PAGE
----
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The Lovely Lass o' Inverness

The luvely Lass o' Inverness, Nae joy nor pleasure can she see; For, e'en and morn she cries, Alas! And aye the saut tear blins her e'e. Drumossie moor, Drumossie day, A waefu' day it was to me; For there I lost my father dear, My father dear and brethren three. Their winding-sheet the bluidy clay, Their graves are growin' green to see; And by them lies the dearest lad That ever blest a woman's e'e! Now wae to thee, thou cruel lord, A bludy man I trow thou be; For mony a heart thou has made sair, That ne'er did wrang to thine or thee!


David Hayman

About this work

This is a song by Robert Burns. It was written in 1794 and is read here by David Hayman.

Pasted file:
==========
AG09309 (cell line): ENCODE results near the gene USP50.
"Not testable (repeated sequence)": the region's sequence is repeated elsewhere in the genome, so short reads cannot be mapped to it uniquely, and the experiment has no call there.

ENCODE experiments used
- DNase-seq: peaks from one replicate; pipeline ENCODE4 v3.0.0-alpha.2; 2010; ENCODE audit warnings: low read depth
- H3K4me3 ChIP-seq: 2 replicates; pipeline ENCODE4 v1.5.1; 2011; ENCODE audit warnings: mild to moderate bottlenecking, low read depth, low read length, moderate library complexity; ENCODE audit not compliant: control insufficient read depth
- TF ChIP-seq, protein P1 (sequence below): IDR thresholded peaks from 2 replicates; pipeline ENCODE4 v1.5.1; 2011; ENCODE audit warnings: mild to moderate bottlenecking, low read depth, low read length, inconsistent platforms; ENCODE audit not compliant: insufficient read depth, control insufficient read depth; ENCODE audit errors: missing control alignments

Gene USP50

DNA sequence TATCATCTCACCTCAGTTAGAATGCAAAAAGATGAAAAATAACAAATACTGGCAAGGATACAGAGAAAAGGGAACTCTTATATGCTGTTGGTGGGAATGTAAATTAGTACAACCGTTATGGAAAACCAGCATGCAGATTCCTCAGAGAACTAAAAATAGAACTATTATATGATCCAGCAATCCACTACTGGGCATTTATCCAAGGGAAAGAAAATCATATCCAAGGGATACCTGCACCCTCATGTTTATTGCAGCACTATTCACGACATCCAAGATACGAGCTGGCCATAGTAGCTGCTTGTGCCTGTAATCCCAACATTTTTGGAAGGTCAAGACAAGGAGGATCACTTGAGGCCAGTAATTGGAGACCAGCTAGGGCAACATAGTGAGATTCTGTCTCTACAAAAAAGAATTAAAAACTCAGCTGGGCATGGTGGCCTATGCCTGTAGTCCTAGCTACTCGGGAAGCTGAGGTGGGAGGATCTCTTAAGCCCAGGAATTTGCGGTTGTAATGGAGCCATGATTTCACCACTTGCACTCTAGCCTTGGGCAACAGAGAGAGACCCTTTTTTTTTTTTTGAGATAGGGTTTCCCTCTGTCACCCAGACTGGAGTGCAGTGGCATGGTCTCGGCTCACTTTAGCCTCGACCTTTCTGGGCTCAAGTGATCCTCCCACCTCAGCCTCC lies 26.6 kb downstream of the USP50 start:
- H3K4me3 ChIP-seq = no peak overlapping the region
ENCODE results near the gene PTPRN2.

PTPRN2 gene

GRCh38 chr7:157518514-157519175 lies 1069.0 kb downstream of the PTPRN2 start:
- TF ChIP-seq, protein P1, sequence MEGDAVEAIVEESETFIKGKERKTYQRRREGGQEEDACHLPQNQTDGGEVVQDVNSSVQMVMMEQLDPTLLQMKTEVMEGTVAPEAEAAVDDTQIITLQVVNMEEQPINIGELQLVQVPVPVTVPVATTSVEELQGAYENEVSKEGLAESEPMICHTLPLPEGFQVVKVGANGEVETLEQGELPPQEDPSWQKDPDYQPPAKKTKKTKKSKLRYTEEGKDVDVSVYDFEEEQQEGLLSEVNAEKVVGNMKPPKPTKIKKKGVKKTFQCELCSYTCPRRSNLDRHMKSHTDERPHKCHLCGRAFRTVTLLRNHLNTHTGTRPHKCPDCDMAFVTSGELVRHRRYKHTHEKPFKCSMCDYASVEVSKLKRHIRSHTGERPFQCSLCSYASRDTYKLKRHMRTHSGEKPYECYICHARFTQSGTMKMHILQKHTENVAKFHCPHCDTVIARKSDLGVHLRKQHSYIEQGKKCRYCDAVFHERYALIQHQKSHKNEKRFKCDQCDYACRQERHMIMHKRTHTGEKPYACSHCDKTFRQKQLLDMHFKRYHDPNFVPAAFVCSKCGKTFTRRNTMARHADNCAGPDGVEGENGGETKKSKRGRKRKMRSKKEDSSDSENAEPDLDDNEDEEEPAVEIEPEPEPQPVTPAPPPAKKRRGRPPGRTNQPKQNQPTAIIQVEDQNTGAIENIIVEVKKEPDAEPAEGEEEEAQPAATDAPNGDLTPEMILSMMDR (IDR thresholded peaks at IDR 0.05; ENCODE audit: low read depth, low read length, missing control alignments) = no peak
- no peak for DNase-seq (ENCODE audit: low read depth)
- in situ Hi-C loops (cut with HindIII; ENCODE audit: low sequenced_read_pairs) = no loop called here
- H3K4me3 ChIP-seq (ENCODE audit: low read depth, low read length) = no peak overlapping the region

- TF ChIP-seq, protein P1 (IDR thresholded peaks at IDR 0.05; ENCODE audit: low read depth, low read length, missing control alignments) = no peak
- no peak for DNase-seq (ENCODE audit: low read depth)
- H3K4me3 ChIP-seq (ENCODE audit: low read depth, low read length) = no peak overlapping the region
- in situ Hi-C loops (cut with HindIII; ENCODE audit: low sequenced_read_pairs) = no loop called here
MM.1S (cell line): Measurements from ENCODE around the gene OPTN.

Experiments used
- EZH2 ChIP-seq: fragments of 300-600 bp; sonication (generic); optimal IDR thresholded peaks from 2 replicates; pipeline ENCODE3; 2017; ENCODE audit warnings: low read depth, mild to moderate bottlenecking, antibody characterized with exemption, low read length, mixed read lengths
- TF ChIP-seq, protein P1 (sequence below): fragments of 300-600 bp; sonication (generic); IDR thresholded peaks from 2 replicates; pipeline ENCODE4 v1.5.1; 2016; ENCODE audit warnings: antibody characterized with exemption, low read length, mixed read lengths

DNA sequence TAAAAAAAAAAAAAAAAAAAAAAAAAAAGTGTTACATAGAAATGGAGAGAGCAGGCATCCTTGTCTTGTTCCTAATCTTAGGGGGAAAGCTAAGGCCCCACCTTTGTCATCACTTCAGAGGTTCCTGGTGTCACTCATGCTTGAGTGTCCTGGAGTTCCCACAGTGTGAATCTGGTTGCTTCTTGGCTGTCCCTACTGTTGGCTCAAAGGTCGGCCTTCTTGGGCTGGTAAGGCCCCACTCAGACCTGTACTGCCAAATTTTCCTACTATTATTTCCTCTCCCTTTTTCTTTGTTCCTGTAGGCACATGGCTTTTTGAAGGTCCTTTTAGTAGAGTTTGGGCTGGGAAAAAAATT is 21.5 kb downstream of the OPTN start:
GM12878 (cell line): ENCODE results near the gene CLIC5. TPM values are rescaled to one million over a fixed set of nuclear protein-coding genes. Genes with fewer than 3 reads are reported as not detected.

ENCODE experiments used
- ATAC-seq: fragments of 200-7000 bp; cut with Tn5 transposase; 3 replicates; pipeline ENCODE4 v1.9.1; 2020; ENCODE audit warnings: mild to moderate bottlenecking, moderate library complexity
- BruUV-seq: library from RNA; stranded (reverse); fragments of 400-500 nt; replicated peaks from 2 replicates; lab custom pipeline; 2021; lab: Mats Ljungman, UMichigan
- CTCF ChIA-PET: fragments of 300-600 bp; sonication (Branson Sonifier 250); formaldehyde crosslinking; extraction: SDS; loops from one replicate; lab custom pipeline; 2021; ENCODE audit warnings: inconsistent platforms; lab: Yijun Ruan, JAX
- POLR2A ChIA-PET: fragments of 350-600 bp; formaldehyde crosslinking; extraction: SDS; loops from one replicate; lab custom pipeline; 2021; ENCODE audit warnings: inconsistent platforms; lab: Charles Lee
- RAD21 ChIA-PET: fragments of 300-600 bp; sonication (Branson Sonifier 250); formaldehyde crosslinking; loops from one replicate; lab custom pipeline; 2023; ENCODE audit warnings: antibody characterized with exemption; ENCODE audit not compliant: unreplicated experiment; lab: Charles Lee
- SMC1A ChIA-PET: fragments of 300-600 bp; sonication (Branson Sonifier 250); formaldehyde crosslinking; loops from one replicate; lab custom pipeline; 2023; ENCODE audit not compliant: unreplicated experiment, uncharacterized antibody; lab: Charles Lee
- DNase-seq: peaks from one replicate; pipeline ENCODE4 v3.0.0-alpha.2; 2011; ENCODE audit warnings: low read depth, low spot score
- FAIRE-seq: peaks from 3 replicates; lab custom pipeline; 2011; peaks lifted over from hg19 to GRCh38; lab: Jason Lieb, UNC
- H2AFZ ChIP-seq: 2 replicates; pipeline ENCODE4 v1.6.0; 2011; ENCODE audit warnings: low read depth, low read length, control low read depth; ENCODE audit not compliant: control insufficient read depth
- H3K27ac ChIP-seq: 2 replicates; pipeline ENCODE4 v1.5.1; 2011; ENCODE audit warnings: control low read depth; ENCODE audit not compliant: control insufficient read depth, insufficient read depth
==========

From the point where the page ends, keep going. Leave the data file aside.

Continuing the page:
Themes for this song

love unhappiness death

Locations for this song


Selected for 16 April

In the last great engagement fought on British soil, the forces of the Duke of Cumberland defeated the army of Bonnie Prince Charlie in the battle of Culloden. It was April 16th, 1746, and the Highlands, indeed the whole of Scotland, would never be the same again. The woman lamenting her losses in today's poem grieves for a father and three brothers whose winding sheet was the clay of the battlefield.

Donny O'Rourke

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